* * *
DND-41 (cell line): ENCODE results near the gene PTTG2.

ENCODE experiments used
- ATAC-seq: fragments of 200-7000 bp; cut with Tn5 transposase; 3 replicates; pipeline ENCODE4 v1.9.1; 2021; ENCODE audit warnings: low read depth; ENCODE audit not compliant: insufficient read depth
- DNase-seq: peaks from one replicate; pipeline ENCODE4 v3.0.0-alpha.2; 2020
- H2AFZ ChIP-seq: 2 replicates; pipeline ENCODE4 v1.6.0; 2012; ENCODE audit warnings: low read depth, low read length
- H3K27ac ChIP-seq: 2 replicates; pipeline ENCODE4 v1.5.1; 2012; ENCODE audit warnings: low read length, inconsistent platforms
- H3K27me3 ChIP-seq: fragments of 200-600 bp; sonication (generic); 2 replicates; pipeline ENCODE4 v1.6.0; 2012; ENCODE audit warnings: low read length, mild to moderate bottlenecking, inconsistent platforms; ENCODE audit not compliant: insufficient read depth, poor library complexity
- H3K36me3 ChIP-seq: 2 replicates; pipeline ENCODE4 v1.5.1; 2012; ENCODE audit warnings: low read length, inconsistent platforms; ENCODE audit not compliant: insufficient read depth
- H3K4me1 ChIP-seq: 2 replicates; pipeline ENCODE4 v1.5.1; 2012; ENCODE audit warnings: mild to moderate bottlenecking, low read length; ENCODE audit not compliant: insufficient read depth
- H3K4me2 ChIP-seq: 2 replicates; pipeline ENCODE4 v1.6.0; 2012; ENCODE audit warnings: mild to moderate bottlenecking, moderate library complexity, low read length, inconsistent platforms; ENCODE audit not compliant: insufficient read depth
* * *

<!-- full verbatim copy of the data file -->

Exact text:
DND-41 (cell line): ENCODE results near the gene PTTG2.

ENCODE experiments used
- ATAC-seq: fragments of 200-7000 bp; cut with Tn5 transposase; 3 replicates; pipeline ENCODE4 v1.9.1; 2021; ENCODE audit warnings: low read depth; ENCODE audit not compliant: insufficient read depth
- DNase-seq: peaks from one replicate; pipeline ENCODE4 v3.0.0-alpha.2; 2020
- H2AFZ ChIP-seq: 2 replicates; pipeline ENCODE4 v1.6.0; 2012; ENCODE audit warnings: low read depth, low read length
- H3K27ac ChIP-seq: 2 replicates; pipeline ENCODE4 v1.5.1; 2012; ENCODE audit warnings: low read length, inconsistent platforms
- H3K27me3 ChIP-seq: fragments of 200-600 bp; sonication (generic); 2 replicates; pipeline ENCODE4 v1.6.0; 2012; ENCODE audit warnings: low read length, mild to moderate bottlenecking, inconsistent platforms; ENCODE audit not compliant: insufficient read depth, poor library complexity
- H3K36me3 ChIP-seq: 2 replicates; pipeline ENCODE4 v1.5.1; 2012; ENCODE audit warnings: low read length, inconsistent platforms; ENCODE audit not compliant: insufficient read depth
- H3K4me1 ChIP-seq: 2 replicates; pipeline ENCODE4 v1.5.1; 2012; ENCODE audit warnings: mild to moderate bottlenecking, low read length; ENCODE audit not compliant: insufficient read depth
- H3K4me2 ChIP-seq: 2 replicates; pipeline ENCODE4 v1.6.0; 2012; ENCODE audit warnings: mild to moderate bottlenecking, moderate library complexity, low read length, inconsistent platforms; ENCODE audit not compliant: insufficient read depth